By Danielle Marks
Sep 09, 2019

Breaking the Glass Ceiling

Rangatahi are all too aware of the change that is needed for future generations and for Paapaatuuaanuku, and are willing to put their name in the hat. With the current ‘Youthquake’ in local body elections, we have seen so many rangatahi breaking the glass ceiling and shattering the expectations baby boomers have of us in politics.

Seed Waikato recently put out a report entitled, “Local Politics: Enhancing Youth Engagement” and the results were minimal. It has never been about a lack of political interest, but the fact that many rangatahi did not know where to start their political involvement. Even that is a big step for rangatahi who were never brought up in the political world.

For those who have put their hat in the ring, I believe there is a much greater glass ceiling that hasn’t been addressed within reports. The rangatahi that have put their name for candidacy will experience potential ‘troll-like’ behaviour for merely putting their name forward to represent their interests. What is not talked about is, if they are elected, the racist rhetoric that still lingers within Council. has made articles about the racist members of Hamilton City Council. The latest Politics in the Tron event identified those who don’t believe in the upkeep of tikanga within Council. It is because of these glass ceilings that I worry for rangatahi making and creating the change that they want to see in the world.

Now, this piece isn’t about the doom and gloom or about deterring people from running for positions but it is about something that needs to be addressed. How will we protect our rangatahi in positions of power within a system that was not made for us? To be ignorant truly is bliss. It is easy to sit back, especially in politics, and not want to be part of it because of the toxic nature that encompasses it. When you reach the point that you care enough to be part of a different movement to get people out, you become subject to a whole other world.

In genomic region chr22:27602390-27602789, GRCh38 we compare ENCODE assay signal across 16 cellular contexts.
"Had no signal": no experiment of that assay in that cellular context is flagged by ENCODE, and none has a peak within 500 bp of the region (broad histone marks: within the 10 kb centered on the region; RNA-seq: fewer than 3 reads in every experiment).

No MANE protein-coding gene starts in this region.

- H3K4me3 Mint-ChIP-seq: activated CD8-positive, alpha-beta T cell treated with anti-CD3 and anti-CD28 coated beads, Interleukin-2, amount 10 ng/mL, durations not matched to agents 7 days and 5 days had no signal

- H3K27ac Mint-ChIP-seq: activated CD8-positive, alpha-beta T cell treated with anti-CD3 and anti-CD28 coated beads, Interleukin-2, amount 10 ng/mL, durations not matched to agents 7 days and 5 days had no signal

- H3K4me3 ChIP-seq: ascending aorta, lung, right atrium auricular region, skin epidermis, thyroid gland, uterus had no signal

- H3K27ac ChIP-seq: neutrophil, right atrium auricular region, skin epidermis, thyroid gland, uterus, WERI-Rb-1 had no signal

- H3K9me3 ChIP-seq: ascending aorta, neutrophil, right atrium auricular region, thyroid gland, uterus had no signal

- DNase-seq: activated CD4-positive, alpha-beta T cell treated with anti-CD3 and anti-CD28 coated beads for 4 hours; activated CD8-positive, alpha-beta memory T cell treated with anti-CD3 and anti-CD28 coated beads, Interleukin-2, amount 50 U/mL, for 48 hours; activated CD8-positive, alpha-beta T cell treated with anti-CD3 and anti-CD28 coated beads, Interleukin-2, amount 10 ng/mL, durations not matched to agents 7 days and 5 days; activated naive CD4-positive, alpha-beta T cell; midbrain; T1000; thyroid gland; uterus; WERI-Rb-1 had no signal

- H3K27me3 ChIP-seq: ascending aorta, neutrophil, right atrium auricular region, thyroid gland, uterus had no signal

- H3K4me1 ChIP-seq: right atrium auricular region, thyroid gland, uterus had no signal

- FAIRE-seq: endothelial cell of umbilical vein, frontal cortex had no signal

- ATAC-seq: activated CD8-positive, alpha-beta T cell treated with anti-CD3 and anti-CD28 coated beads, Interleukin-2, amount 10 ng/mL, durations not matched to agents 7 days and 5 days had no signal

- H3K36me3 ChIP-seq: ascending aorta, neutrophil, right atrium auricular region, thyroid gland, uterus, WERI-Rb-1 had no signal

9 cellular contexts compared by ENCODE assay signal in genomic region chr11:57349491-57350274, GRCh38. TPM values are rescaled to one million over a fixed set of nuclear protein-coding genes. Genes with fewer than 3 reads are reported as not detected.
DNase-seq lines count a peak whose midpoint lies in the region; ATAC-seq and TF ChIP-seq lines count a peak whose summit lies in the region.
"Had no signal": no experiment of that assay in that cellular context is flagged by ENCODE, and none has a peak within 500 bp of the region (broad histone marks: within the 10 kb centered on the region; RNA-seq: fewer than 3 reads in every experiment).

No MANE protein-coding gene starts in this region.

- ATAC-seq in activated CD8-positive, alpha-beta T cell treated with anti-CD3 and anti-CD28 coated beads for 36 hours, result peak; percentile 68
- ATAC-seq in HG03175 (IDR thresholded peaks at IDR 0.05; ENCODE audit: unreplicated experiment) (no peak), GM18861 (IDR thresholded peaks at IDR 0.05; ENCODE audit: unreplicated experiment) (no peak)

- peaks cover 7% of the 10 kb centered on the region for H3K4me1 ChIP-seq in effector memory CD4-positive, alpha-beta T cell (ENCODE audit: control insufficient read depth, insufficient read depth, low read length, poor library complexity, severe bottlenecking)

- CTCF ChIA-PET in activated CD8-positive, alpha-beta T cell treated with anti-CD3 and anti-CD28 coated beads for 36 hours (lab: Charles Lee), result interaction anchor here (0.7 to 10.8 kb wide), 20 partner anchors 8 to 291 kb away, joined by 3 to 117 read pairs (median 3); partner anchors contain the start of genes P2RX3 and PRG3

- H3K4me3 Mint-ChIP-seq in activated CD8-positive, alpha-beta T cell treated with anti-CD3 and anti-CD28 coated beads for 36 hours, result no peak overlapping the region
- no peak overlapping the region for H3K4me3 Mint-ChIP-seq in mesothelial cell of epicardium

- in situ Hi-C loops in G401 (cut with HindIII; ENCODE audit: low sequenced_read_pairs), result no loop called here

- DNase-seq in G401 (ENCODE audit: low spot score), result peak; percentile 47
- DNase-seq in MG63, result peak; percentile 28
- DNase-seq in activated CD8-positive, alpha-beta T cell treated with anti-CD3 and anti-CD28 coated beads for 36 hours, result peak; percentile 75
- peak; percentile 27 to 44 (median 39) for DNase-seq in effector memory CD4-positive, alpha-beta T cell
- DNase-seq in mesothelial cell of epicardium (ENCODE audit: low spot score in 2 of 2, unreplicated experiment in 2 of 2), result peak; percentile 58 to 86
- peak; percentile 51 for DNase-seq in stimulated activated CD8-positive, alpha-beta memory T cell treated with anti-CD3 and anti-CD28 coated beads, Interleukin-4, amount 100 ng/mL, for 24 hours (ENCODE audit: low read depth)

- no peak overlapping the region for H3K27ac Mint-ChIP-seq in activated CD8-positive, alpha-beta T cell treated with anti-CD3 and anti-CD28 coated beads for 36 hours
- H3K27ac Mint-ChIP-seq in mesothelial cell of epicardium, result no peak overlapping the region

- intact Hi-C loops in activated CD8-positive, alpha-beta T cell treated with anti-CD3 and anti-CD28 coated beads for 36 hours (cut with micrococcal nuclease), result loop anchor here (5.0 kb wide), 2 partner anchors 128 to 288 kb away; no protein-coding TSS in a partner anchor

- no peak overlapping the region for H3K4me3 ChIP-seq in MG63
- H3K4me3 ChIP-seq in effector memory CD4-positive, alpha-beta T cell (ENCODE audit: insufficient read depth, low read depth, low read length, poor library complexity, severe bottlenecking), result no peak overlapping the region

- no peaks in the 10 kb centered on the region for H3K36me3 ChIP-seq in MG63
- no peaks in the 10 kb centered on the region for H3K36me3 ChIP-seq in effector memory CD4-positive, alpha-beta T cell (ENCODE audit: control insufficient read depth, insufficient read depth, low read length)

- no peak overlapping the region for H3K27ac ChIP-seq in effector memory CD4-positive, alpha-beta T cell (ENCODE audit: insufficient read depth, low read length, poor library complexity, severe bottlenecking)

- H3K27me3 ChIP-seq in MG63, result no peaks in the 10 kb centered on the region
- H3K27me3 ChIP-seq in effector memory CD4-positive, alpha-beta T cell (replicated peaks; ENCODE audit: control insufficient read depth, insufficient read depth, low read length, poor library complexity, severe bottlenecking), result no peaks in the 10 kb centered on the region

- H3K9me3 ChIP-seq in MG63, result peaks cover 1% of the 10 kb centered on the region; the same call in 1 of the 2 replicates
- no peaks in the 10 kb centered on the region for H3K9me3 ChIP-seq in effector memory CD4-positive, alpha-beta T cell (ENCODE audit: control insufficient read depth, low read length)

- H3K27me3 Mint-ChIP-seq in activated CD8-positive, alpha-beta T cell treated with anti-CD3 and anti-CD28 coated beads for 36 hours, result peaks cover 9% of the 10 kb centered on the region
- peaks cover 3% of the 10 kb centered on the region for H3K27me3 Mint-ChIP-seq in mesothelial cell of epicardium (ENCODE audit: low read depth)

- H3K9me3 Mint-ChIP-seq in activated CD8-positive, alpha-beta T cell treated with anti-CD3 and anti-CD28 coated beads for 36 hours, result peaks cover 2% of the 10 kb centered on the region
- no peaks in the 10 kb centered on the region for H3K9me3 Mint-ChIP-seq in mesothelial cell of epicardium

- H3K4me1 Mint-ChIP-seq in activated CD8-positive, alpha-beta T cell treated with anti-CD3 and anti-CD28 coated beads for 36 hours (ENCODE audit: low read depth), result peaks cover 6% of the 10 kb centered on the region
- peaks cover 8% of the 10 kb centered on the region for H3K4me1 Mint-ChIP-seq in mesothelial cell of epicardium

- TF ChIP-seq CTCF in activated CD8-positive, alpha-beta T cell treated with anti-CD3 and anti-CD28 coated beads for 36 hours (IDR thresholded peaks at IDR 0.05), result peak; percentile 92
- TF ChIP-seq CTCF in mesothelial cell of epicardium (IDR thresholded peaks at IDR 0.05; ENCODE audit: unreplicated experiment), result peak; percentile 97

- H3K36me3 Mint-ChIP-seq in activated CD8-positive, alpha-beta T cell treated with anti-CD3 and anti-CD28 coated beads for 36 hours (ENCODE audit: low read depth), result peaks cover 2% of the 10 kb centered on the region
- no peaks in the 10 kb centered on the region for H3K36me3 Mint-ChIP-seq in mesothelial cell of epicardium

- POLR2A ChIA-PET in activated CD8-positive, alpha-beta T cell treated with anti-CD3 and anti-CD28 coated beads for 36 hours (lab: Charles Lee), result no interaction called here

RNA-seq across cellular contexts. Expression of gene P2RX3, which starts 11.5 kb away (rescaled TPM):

These are people you work with for three years, if elected, and begin to understand on a different level. Everything about us, as Maaori, is political. This is the livelihood of other Maaori that 13 people in Council get to deal with and influence on a daily basis. This is breaking the glass ceiling. Metiria Turei once used the analogy that politics is like a cage. We put ourselves in the cage so we can dismantle it from the inside in order to start a new mechanism that isn’t as debilitating.

We, as supporters, need to be there for our rangatahi who are making these moves both for us and with us. Once we get them into these positions, we mustn’t leave them high and dry, or worse, throw abuse at them for not doing the things we think are right, because there is a different ball game being played within those Council walls. Often it is people’s mental wellbeing that is neglected because we associate those with power as abusers of that power.

As a community, we hardly talk about the burnout culture that comes with people fighting for what they believe is right. When we want to see change, that is something that is more wairua based than anything, and when that is threatened or hurt, it takes a harder toll on those driving the change.

Our rangatahi know the change that needs to happen. We have seen it with rangatahi leading the change at Ihumaatao, and with the school climate strikes. Their mahi is so valuable and important, but we need to be there with them in these big changes.

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